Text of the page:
On 8 July 2016, I was home for Eid. It was my fourth evening back in Srinagar. I was in the living room, flipping through a family album. The room smelled of musk, and the embroidered curtains fluttered in the breeze. My father entered the room looking bewildered and sad. In a quavering voice, he said, “Burhan is dead.”
I opened the window that faces the street. Two women, squatting in a corner, were wailing. As they saw me, they confirmed my father’s news. The 22-year-old commander of the Hizbul Mujahideen had been killed, along with two of his comrades, by Indian armed forces near the town of Kokernag in South Kashmir. My mother gave a deep, mournful cry, and started beating her chest. I knew right then that this death would consume us for a long time to come.
Across the street, the shops were closing. People were leaving their homes to gather at an intersection on 90 Feet Road. I followed them, picking up a few of my friends on the way.A crowd had already gathered. A group of young boys was burning a truck tyre. A few others climbed the billboards, tore off the government advertisements and started sloganeering for Burhan. All around us, far into the distance, thick rings of smoke were rising to the sky, along with wails and slogans. The air was grim and scary.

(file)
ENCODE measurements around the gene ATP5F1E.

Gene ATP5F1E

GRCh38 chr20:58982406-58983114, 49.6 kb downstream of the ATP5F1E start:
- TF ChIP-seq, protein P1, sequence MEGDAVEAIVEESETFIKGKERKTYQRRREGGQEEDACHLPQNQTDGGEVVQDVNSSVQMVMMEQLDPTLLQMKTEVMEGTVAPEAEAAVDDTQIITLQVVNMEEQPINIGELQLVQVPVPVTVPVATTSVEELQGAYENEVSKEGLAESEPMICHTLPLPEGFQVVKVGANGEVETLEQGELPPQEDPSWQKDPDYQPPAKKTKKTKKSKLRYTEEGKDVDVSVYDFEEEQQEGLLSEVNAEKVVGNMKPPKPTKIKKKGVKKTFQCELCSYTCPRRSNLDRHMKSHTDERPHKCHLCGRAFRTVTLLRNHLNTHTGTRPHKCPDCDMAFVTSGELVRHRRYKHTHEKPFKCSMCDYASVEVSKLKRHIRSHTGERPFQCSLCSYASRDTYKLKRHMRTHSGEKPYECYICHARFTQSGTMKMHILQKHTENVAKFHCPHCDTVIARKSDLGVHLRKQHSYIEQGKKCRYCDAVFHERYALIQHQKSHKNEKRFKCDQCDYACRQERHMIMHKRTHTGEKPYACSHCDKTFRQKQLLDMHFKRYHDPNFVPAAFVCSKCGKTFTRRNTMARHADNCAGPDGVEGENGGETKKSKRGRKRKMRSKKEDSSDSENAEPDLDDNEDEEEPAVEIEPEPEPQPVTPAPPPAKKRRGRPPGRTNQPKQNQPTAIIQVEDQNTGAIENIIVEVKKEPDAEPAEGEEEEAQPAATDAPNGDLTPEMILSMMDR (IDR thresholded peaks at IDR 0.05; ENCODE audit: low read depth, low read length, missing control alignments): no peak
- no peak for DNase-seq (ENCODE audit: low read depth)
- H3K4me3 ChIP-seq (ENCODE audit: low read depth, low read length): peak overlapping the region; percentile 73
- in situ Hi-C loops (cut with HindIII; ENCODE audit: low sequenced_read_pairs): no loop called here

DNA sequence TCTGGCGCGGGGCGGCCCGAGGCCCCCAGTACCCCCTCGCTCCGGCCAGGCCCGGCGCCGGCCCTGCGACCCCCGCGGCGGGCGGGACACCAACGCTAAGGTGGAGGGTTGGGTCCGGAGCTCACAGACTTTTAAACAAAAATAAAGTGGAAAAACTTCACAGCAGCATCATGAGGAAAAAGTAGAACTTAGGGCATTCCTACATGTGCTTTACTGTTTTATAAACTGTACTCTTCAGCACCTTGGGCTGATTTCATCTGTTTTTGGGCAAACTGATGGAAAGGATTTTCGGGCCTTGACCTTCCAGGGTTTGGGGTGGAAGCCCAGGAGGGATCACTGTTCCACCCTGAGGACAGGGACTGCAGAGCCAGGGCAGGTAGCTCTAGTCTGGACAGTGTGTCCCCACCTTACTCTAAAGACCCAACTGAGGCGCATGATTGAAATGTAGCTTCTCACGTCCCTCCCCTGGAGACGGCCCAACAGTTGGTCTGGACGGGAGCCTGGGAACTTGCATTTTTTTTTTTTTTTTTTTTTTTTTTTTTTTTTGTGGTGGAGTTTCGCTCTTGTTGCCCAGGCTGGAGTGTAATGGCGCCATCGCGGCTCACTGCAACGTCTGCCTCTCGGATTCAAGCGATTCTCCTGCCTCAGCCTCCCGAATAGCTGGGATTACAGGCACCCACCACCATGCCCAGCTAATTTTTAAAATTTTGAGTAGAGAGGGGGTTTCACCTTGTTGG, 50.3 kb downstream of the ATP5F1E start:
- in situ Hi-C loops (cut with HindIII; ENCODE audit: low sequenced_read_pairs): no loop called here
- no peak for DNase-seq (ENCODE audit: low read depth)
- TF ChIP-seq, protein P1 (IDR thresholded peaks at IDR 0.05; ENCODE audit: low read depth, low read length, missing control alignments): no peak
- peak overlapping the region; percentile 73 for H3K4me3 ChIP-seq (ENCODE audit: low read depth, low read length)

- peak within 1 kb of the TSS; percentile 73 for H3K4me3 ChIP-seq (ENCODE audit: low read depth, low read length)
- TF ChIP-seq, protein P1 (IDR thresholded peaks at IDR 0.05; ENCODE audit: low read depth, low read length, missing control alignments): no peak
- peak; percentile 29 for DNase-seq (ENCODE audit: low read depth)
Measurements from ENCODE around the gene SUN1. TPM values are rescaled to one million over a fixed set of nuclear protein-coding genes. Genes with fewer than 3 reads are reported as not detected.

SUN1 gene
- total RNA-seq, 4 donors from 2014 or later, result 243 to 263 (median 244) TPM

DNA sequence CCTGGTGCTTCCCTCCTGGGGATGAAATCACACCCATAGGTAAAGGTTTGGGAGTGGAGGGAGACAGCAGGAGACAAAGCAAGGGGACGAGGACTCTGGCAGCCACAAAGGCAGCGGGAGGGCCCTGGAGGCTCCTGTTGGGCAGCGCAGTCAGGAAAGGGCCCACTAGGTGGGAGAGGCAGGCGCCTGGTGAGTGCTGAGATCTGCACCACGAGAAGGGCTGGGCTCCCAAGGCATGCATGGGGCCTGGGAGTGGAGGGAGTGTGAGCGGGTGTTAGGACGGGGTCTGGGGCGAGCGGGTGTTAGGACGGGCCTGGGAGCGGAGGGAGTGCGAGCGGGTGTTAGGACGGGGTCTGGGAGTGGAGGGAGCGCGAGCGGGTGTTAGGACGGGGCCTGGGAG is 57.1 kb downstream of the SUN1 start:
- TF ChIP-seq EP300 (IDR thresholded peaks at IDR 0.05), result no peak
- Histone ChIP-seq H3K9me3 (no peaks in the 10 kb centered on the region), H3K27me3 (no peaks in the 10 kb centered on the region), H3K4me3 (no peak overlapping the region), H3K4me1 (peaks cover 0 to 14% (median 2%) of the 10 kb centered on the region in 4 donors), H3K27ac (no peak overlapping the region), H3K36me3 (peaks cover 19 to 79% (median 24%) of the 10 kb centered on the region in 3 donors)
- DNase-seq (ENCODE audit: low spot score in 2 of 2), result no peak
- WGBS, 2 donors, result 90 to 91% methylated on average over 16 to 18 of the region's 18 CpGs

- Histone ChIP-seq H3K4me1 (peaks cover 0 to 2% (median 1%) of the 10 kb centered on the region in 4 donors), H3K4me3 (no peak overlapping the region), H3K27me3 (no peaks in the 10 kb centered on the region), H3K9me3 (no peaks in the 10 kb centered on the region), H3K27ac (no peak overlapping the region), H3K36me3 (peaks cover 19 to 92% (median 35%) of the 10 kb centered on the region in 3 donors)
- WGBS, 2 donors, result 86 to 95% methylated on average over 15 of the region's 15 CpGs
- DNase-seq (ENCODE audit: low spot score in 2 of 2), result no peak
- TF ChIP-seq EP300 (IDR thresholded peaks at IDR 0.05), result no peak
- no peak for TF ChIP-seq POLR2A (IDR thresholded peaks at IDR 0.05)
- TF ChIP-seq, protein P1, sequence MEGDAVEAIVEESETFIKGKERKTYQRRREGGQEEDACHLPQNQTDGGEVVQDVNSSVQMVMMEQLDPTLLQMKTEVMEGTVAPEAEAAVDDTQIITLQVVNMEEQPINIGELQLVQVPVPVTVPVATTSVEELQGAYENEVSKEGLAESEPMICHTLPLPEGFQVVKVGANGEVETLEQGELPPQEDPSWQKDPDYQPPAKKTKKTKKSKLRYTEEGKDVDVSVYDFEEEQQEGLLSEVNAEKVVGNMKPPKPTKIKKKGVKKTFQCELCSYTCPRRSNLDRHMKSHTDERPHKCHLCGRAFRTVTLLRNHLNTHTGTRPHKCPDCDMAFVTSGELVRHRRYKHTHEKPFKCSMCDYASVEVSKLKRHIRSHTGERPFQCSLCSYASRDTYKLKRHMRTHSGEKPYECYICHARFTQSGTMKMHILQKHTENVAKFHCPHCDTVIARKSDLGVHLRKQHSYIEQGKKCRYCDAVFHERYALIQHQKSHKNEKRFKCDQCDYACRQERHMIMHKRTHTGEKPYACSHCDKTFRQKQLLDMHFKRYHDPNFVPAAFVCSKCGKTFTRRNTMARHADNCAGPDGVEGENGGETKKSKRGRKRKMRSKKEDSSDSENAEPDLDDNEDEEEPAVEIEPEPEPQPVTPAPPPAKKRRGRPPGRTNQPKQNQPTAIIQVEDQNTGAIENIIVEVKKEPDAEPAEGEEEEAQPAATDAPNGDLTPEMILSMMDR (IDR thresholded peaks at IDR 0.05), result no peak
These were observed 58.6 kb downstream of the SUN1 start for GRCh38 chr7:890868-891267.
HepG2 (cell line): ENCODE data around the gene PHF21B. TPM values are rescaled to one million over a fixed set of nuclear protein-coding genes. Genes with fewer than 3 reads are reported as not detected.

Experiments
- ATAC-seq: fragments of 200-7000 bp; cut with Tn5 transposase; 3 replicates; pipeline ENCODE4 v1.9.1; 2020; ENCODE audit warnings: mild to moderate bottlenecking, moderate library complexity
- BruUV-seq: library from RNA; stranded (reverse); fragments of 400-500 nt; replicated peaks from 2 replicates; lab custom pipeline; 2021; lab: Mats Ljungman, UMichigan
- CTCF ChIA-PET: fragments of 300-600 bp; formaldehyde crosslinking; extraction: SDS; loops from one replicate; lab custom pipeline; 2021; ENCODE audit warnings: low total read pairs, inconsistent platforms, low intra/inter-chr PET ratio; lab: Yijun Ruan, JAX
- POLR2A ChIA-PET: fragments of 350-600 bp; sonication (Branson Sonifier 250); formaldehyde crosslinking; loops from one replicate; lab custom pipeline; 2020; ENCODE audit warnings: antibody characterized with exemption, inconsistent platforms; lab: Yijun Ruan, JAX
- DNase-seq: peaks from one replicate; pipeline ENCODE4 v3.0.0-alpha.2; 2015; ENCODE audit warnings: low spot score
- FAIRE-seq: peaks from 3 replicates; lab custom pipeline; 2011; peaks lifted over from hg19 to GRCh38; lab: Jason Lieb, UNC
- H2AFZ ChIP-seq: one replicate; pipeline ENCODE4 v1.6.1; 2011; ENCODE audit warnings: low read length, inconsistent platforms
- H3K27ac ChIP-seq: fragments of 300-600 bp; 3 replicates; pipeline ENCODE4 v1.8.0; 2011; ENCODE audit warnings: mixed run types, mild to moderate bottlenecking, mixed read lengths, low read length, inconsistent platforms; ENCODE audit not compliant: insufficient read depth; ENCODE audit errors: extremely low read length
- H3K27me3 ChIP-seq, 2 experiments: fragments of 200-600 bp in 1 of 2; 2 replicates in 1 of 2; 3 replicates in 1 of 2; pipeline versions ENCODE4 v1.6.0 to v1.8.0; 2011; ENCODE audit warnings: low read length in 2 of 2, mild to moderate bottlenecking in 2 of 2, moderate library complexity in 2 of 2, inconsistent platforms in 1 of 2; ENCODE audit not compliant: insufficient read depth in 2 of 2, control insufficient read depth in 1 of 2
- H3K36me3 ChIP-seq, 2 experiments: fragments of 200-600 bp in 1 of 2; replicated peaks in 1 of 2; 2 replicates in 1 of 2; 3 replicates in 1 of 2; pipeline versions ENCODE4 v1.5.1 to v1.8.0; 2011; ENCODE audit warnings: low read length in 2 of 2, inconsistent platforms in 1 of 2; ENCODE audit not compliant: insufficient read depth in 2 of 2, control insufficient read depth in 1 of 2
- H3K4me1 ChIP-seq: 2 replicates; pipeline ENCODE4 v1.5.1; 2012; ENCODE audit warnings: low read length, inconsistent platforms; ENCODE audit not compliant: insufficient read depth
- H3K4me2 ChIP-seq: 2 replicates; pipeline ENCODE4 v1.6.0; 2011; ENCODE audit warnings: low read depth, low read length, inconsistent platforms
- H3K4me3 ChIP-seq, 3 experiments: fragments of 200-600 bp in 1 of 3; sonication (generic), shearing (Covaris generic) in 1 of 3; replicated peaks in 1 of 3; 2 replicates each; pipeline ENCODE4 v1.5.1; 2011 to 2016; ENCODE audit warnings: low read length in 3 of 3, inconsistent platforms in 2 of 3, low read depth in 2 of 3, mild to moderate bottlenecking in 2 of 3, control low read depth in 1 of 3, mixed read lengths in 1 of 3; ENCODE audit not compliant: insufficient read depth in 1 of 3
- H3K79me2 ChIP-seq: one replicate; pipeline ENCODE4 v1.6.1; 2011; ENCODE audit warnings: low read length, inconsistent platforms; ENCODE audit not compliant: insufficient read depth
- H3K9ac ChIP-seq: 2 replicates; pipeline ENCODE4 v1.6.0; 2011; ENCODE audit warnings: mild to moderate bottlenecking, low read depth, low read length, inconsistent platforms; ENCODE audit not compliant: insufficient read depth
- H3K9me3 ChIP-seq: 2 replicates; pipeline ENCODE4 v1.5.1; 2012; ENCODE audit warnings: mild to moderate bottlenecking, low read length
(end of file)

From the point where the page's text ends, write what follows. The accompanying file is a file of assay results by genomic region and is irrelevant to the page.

I thought back to three days earlier, when I had come out with my family to finish our Eid shopping. Throughout the day, we had meandered through Srinagar’s crowded alleys and streets. The air was festive. Everybody was buying something or the other. At Jamia Masjid, teenagers smiled and waved at each other.
Now, there was only anger. My friends and I stood at a shop front, watching the protesters as they shouted slogans and threw stones. Many of the people around me had suffered personal losses under the military occupation. Burhan’s death had brought with it old memories and a new resolve to fight oppression. They were probably living vicariously, seeing their anger being vented out by the young protestors.